Montag, 18. November 2013

Nested or dependant JavaFx Properties

In JavaFx the concept of bindable properties makes life pretty much easier. Here is an example: You want the text of a Label be the same, as in one of your properties: myLabel.textProperty().bind(myProperty);

But sometimes you want to bind to a property of an object, that is held in another property. Lets make an example. You have a property selectedCustomer which holds a Customer object. In that Customer object you have a String property called name. If you bind directly to name with bind(selectedCustomer.get().nameProperty()) you get in trouble, if the value of selectedCustomer changes. Of course you can fix that with implementing a ChangeListener and add it to selectedCustomer and rebind it on the change.

Here is a class, that encapsulated that for you, here is the code for your free use:


This is a Java 8 example and makes use of the new Lamda features. Of course you can use that with replacing the lambdas with anonymous inner classes.

The use is very easy:
ObjectProperty<Customer> selectedCustomer =...;
ObjectProperty<String> selectedName = new NestedObjectProperty<>(selectedCustomer, 
  (Customer customer)-> customer.nameProperty(), false);


The Parameters of the constructor are:
  • The property that delivers the property to bind against, in our example selectedCustomer
  • A Function implementation, that returns the property to bind against, in our example it gets a Customer as parameter and returns a String property
  • A boolean, if the binding should be unidirectional or bidirectional

Kommentare:

  1. Dieser Kommentar wurde vom Autor entfernt.

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  2. Hi,

    nice idea, but why do you not use: javafx.beans.binding.Bindings#select(ObservableValue, String ...) ?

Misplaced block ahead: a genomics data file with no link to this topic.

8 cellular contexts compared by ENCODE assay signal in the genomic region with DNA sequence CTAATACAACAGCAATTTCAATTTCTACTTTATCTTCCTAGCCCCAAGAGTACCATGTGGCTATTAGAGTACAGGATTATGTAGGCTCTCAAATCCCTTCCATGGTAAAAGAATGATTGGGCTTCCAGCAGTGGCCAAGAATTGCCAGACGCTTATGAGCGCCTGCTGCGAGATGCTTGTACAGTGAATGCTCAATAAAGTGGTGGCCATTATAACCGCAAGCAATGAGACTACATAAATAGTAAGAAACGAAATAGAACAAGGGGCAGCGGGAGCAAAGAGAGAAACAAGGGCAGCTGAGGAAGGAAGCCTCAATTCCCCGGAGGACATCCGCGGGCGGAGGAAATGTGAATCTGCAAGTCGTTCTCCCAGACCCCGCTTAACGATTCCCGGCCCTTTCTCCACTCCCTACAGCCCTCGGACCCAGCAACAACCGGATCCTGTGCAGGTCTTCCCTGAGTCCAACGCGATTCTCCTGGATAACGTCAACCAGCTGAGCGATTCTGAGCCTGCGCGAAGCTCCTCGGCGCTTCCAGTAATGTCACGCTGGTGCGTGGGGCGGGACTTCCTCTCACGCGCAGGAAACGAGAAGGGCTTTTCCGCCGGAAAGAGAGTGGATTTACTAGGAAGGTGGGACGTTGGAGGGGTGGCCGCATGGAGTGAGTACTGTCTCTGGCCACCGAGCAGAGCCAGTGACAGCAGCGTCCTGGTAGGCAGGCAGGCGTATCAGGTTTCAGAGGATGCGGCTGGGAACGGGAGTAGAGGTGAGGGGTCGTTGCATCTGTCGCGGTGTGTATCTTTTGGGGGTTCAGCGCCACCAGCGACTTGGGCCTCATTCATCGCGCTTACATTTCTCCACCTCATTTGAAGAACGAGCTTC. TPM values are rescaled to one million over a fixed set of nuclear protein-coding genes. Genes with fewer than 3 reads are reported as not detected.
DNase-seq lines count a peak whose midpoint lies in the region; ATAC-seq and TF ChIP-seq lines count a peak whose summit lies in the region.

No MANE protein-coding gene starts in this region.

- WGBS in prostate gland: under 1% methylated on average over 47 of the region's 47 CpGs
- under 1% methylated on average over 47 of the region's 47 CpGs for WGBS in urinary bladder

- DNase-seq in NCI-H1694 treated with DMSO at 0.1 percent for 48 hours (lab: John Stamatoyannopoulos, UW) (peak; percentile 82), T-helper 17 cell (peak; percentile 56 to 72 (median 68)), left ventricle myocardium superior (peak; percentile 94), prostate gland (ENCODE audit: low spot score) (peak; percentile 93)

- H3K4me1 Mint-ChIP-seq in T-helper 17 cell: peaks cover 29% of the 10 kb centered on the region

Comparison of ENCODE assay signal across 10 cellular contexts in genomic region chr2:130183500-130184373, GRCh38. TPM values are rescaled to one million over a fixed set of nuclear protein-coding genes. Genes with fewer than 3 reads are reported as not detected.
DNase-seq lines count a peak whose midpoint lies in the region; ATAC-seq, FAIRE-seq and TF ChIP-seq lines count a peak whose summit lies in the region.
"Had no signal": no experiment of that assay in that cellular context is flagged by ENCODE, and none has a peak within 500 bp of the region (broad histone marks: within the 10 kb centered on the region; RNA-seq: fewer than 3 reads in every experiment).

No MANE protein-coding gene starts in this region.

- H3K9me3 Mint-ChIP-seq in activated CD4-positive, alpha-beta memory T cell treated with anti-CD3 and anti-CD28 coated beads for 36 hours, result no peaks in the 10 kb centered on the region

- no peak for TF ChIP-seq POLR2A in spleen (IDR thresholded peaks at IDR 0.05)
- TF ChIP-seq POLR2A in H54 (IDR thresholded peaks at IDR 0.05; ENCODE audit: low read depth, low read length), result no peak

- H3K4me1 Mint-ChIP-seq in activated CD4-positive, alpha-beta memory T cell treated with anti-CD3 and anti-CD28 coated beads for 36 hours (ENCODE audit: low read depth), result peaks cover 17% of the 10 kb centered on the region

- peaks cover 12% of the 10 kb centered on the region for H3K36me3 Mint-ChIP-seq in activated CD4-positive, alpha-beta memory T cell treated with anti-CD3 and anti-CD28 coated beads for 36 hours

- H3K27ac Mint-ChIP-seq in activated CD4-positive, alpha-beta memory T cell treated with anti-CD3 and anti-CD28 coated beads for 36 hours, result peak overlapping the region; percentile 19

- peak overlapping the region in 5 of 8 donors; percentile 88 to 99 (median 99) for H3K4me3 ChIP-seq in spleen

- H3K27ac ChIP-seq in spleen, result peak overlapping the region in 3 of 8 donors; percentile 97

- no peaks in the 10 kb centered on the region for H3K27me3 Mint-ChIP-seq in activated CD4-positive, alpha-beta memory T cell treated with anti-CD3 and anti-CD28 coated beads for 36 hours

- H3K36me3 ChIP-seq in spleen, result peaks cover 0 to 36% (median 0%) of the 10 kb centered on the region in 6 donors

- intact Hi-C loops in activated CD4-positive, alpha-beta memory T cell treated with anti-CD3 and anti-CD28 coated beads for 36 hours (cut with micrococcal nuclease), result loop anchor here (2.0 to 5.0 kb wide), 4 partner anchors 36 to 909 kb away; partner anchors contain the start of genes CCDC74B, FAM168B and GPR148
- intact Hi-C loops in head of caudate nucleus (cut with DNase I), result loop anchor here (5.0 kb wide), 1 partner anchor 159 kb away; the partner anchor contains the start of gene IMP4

Regards
    JavaFX-Learner

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  3. Good point. There are two reasons:
    Using Bindings.select returns a Binding implementation, no property. So you cannot make a bidirectional binding.
    And the other disadvantage from my point of view is, that you pass the names of the properties as Strings. So if you make a refactoring, this may break. In my example you pass a Function which is implemented with direct use of the methods, no reflection is used. In my tests with JDK 8 it also logged a NullPointerException when setting one props in the chain to null. But of course you can use that, if it fits your needs!

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  4. Oh yeah, now it makes perfectly sens. Thanks.

    But something like “selectedCustomer.get().addressProperty().get().streetProperty()” would only be possible if I start to nest the “NestedObjectProperty” like this:

    ObjectProperty<Customer> selectedCustomer =...;
    ObjectProperty<Address> selectedAddress = new NestedObjectProperty<>(selectedCustomer, (Customer customer)-> customer.addressProperty(), false);
    ObjectProperty<String> selectedStreet = new NestedObjectProperty<>(selectedAddress, (Address address)-> address.streetProperty(), false);

    // or in one line:
    ObjectProperty<String> selectedStreetOneLine = new NestedObjectProperty<>(new NestedObjectProperty<>(selectedCustomer,  (Customer customer)-> customer.addressProperty(), false), (Address address)-> address.streetProperty(), false );

    Is this correct?

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  5. You are right, I already tried this, it works, but the constructor is not optimized for deeper nesting. The use case was a property of a property. Maybe you could optimize my class to do this more nicely for deeper nesting.